There’s no doubt repossessed properties can make great investments, but if you’re seriously looking to buy repossessed houses in the UK then you must consider these 3 pitfalls before you place any offers… hidden damage, gazumping and speed of sale.
Pitfall 1: Hidden Damage
Repossessions Can Be Money Pits
Let’s take a moment to consider why properties are repossessed. We can assume that it’s not something the vendor wanted to happen…
Repossessions can represent a significant financial burden for a vendor. This is not just at the time, with arrears that might have built up, but also because in the UK mortgagors are still on the hook for the total mortgage debt and any shortfall from the sale. There is little doubt that the mortgage company will come knocking to claim back the difference if they can.
Many vendors don’t realise this or else they choose to ignore it (understandable, given that the process can be a very emotional experience). So when the time comes and the bailiffs arrive at the door it is likely that the property won’t be left in a very welcoming condition.
For example… When I was in my first week working as an estate agent in 2006, I attended a repossession eviction with my manager. The mortgage company had asked us to start marketing the property right away for sale.
When we got there the bailiffs and locksmith had already arrived but the owners hadn’t left. They had locked themselves in the house, eventually having to be removed by police as they were threatening the locksmith.
Talk about a baptism of fire for your new job!
When the situation had calmed down and we were able to get access to the house we could finally see the state that it had been left in.
It was strange. The vendors had started to do some renovations to the house but then had suddenly stopped halfway through. It would be my guess that they had run out of money (hence the repossession).
The kitchen was brand new. There were nice worktops. A two-storey extension had been started at one side of the house.
But out of spite, the vendors had decided to trash the place. The new kitchen surfaces had been scraped, copper piping had been pulled up. The carpets looked intentionally stained.
It looked at first like it was mainly superficial damage but as the weeks went on and we had more and more viewings at the property we noticed more damage where the vendor had clearly gone to town. There were broken window handles, blocked toilets. There were missing floorboards and these are just to name a few…
The one thing I took away from this experience is that you should never take what you saw at first sight for granted. When you’re buying repossessed houses for sale in the UK second viewings are advised. You want to give yourself the chance to pick up on the things that are easily missed the first time around.
Often there will be hidden damage caused by upset owners who have found themselves in the unfortunate situation where their homes have been repossessed.
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Pitfall 2: Gazumping
Repossessed Houses Don’t Always Sell To The First Buyer
It’s an unfortunate truth, that because mortgage lenders need to be seen to get the highest possible price for repossessions, there are often bidding wars and gazumping is common (if you’re not sure what this means check the Wikipedia article here for a definition). Both of these issues are a lot more common with repossessions than with other types of property. And yes, some mortgage lenders appear to lack a moral compass.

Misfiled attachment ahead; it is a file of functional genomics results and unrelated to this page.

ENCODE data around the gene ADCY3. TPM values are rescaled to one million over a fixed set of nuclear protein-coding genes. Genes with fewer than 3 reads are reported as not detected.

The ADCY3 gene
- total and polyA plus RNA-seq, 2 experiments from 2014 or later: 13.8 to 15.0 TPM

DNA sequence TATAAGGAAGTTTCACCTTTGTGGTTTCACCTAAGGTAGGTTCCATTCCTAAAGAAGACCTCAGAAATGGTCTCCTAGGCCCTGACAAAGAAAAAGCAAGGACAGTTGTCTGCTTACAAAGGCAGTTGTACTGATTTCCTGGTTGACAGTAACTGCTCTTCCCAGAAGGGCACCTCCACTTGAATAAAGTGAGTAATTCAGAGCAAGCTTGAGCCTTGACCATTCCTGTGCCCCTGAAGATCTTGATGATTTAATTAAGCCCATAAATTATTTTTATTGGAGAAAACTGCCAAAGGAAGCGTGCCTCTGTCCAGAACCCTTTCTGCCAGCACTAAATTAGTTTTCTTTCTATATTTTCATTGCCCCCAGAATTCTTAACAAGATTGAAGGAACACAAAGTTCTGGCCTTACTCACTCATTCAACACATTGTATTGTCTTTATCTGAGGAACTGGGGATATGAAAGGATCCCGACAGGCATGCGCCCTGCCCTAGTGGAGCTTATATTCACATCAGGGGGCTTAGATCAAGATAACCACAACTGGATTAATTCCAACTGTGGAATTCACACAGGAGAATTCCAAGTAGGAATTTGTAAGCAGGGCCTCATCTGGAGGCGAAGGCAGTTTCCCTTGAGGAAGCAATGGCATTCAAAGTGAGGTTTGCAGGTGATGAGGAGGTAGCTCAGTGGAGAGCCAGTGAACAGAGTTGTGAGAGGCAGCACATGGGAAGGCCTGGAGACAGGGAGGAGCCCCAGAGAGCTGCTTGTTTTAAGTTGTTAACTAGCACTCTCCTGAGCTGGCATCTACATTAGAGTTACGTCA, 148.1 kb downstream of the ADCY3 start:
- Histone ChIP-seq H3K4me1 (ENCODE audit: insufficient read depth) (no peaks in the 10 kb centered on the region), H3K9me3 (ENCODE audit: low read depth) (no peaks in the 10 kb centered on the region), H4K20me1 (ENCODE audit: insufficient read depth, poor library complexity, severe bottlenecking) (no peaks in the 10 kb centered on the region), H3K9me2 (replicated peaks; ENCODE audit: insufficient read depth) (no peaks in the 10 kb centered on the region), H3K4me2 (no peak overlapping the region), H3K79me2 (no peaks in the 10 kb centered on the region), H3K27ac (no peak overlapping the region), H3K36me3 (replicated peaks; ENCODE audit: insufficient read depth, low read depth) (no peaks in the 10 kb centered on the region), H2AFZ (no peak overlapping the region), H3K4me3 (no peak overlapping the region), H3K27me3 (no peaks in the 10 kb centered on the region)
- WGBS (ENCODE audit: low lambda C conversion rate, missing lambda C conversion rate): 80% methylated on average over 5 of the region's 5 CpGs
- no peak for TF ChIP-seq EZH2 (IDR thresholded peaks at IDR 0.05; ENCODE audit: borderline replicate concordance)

Most residential repossessed houses are sold by banks via Estate Agents and they rarely honour original bids. It’s all about getting the highest price.
So you need to be careful when buying repossessions and be aware that your accepted offer won’t always mean a done deal as higher offers can be placed at any point before an exchange of contracts. This can leave you seriously up the creek. You might have already paid out for surveys, searches, legal fees, but if you haven’t exchanged and another bidder decides to put their hat in the ring then it’s game over.
Gazumping is rife when it comes to repossessions in the UK.
Get all your systems ready to go…
- Make sure you have a solicitor that has dealt with repossessions before, who understands the process
- The quicker you can get the deal through and can exchange, the less risk of another buyer being able to swoop on into your deal
Pitfall 3: Speed of Sale
Most mortgage companies will only accept offers on repossessions with terms attached. One of these terms is often that the sale must complete within 28 days.
So, not only are you up against the wall with regard to your risk that other investors will gazump your offer, but you will also need to get your skates on with the purchase.
If you fail to get the sale through within the time limit then, even without another buyer, you could see the property back on the market and your offer declined.
When purchasing a repossessed property you must have available funds to invest. You need to be a cash buyer or have your mortgage pre-agreed.
You need to be ready to roll, or you’ll find it difficult to get your offer taken seriously.
For More Information On Buying Repossessed Property See:
What Happens Next?
Buying repossessed houses in the UK can offer a lot of opportunity for building your property portfolio, so don’t let me put you off with these words of caution.
If you know what to look out for then they can make great deals.
If you’re actively looking for deals at the moment, then take a look at the post we wrote on how to find repossessed houses for sale in your area.
Or, if you would like help in building a property portfolio and buying repossessions in the UK, then take a look here at how I can help.
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